Ah maturity—it's what turns us all into adults. Throughout our college experience, we are all gaining maturity (some of us more than others). But maturity is an important trait to have because let's face it, we aren't getting any younger and we have to face our growing responsibilities. But adulthood isn't the only thing maturity has to offer, but rather true enlightenment can be achieved through maturity according to philosophers.
In Kant's "What is Enlightenment?" essay, he aims to answer this question as well as how to achieve it. He quotes that "enlightenment is man's emergence from his self-imposed immaturity." Kant refers to reason as maturity. In fact, he demonstrates the biggest obstacle to rationality as being immaturity. It is self-imposed through the fear of one unwilling to use his or her own understanding. In other words, the implementation of the obstacles of laziness and cowardice to think for oneself. Because of these qualities, he states that others may implement authority over these immature beings for example, "A book to serve as my understanding, a pastor to serve as my conscience, a physician to determine my diet for me, and so on." He refers to these authorities as guardians and if these guardians will do all the work for these beings, they will never think on their own and therefore never overcome immaturity. "Have courage to use your own understanding" is the motto for enlightenment. But people remain content in a state of immaturity as rules and formulas bind people to this state. A being who dares to defy this regime would only be taking a small advance towards maturity because they are unaccustomed to this kind of freedom.
On that note, Kant establishes the foundation for enlightenment as freedom. He claims this to be the only thing needed in order to achieve it. The freedom to publicly use reason. But society has implemented restrictions on freedom through the use of rules, laws and religion. Kant’s ideology is that people need to stop being afraid to express their thoughts and opinions in order to help society advance as a whole. This includes but is not limited to questioning the political, religious and military institutions. In other words, people need to learn to be their own guardians and by spreading ideas and information, it will encourage others to think for themselves as well. As a society overcomes immaturity, mature individuals are more freely capable of acting upon their roles in the enlightenment process and becoming their own guardians.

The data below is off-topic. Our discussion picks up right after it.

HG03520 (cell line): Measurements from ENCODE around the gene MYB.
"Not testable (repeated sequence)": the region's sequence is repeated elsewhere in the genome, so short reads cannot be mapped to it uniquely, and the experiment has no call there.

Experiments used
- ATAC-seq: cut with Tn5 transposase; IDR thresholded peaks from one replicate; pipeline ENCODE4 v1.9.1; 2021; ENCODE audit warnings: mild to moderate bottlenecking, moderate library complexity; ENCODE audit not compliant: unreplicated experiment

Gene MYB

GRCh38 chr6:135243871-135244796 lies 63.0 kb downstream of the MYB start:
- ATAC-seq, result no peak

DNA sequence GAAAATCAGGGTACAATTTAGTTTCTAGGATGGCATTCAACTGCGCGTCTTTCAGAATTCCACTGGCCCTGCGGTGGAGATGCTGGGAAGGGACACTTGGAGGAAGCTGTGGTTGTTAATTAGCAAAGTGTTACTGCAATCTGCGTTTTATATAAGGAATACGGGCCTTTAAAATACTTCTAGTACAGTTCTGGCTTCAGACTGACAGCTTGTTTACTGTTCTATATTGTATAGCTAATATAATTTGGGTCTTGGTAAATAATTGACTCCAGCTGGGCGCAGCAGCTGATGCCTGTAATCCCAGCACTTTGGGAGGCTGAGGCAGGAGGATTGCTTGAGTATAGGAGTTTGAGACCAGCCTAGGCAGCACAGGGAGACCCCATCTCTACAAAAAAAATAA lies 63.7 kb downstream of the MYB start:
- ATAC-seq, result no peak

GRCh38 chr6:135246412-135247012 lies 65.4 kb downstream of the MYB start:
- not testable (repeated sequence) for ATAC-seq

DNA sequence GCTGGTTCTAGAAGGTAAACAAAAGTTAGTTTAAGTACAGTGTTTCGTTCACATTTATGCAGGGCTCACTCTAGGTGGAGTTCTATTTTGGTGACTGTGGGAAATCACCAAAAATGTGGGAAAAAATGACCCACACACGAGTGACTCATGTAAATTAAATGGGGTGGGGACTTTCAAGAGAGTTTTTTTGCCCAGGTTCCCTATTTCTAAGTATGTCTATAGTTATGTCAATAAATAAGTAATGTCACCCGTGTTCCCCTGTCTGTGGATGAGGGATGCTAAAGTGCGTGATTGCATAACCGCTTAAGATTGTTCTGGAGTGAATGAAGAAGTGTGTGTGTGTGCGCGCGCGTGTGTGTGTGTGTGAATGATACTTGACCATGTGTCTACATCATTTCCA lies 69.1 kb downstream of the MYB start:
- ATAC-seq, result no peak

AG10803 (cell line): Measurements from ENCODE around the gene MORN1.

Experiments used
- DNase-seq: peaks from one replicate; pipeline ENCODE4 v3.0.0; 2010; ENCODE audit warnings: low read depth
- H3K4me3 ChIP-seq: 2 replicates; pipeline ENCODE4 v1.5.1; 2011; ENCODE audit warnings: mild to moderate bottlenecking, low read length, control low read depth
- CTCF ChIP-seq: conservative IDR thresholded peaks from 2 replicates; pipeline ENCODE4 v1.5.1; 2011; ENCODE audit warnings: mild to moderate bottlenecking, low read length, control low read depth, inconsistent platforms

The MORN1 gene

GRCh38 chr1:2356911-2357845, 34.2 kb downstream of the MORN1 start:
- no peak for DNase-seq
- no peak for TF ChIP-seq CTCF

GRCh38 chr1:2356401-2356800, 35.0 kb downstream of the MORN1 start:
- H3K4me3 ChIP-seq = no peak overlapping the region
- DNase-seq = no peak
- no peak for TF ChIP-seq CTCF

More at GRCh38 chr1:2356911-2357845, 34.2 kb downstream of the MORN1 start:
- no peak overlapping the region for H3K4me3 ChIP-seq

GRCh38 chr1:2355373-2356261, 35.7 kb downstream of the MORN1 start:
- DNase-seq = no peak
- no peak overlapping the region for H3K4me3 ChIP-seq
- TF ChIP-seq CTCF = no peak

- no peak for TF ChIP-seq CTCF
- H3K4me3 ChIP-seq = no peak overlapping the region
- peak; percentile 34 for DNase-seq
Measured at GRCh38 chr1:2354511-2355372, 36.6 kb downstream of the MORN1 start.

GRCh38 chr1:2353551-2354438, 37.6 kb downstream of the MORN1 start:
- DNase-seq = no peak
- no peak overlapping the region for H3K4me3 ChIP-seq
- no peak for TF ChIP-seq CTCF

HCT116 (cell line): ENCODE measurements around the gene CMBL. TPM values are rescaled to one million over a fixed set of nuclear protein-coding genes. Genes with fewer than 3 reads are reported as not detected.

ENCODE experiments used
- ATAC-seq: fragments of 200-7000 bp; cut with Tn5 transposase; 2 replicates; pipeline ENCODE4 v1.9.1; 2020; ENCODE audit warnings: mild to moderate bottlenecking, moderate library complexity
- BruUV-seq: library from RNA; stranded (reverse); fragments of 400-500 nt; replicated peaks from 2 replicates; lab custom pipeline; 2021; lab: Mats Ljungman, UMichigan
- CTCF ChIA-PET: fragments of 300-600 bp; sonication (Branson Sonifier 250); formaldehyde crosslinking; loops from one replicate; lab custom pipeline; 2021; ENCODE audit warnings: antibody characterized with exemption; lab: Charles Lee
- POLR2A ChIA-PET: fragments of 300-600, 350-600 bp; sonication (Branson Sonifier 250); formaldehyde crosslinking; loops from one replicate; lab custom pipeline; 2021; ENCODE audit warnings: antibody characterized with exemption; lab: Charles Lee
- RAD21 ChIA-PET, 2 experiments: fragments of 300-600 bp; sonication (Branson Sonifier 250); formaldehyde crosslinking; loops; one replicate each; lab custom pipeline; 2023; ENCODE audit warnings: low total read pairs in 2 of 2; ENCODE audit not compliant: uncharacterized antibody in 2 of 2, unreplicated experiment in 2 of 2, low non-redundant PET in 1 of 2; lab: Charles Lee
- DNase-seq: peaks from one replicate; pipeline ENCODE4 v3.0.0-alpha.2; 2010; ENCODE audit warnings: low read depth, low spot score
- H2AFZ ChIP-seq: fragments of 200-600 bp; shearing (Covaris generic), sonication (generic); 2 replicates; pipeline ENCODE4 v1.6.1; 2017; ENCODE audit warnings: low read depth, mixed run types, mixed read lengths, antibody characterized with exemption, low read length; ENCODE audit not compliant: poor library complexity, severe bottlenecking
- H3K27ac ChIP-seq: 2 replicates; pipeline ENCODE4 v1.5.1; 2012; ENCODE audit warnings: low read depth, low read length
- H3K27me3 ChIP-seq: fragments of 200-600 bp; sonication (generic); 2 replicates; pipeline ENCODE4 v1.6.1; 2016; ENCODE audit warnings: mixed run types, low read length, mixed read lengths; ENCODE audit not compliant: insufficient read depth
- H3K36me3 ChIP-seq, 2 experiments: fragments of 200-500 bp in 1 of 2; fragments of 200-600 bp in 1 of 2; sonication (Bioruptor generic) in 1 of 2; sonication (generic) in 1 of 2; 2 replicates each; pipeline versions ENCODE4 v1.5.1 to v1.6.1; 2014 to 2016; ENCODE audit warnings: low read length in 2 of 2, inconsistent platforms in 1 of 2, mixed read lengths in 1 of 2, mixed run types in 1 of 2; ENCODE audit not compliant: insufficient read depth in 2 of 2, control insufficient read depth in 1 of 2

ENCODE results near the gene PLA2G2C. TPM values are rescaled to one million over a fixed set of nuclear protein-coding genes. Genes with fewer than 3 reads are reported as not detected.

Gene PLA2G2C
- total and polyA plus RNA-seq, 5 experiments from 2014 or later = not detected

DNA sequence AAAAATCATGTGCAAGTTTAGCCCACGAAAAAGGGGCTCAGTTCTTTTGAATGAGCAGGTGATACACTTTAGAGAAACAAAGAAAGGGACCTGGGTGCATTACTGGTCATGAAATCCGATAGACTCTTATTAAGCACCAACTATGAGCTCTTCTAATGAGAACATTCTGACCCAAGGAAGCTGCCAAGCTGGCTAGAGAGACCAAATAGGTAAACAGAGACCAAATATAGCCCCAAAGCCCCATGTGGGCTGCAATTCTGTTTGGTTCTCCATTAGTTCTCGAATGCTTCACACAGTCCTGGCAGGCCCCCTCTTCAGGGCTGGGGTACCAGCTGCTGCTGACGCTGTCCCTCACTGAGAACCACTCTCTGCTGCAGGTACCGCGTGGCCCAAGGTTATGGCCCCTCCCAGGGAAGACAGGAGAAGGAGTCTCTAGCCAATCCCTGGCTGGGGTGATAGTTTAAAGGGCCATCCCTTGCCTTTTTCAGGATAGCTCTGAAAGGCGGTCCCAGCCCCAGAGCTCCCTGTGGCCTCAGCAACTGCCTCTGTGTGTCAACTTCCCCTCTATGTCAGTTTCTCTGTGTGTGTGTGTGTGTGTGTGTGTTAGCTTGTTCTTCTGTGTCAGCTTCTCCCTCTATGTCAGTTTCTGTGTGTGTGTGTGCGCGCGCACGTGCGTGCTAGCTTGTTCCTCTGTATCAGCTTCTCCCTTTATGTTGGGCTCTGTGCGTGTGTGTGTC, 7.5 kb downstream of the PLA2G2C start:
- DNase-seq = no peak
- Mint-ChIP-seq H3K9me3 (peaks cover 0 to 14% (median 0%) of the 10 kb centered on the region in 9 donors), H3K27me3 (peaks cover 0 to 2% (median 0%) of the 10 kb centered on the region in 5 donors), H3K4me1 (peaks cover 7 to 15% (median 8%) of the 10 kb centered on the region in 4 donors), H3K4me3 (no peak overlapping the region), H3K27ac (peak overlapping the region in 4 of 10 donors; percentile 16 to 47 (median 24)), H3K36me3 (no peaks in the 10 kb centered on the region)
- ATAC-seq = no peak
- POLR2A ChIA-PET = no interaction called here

According to Kant, our rationality and reason are the qualities that define us as human. Kant’s theory is humanistic because he has concerned himself with the welfare of humans and spent his time identifying humanistic values such as maturity and rationality. His theory is humanistic because he is analyzing an argument on how to better humans as an entirety in order to become an enlightened mass of individuals who are their own guardians. He wants to liberate the public use of reason that humans have the ability to possess. He aims to establish a significance for human existence through his theory on the enlightenment. Kant touches on the subjects of transcendence, morality, free will and reason. These humanistic qualities are essential to achieve autonomy.
I agree that enlightenment means overcoming immaturity and being willing to understand without the help of another and believe this is something worth striving for. He presents a reasonable argument that laziness and cowardice are the reasons for irrationality. This is something that is completely relatable to anyone in this modern day as it is essentially human nature. Everyone gets lazy and everyone is scared of something, so it is very logical that these two things are obstacles to rationality.
We live in the enlightened age and yet people still rely on governments and guardians to lead them. As far as I am concerned, true enlightenment doesn’t seem plausible to reach in this lifetime as there are far too many windows of opportunity for others to think for us in this society to the point where enlightenment is unattainable. We are perhaps doomed to an “age of enlightenment,” rather than an “enlightened age.” But we have the power to change that. All through accepting and embracing our maturity.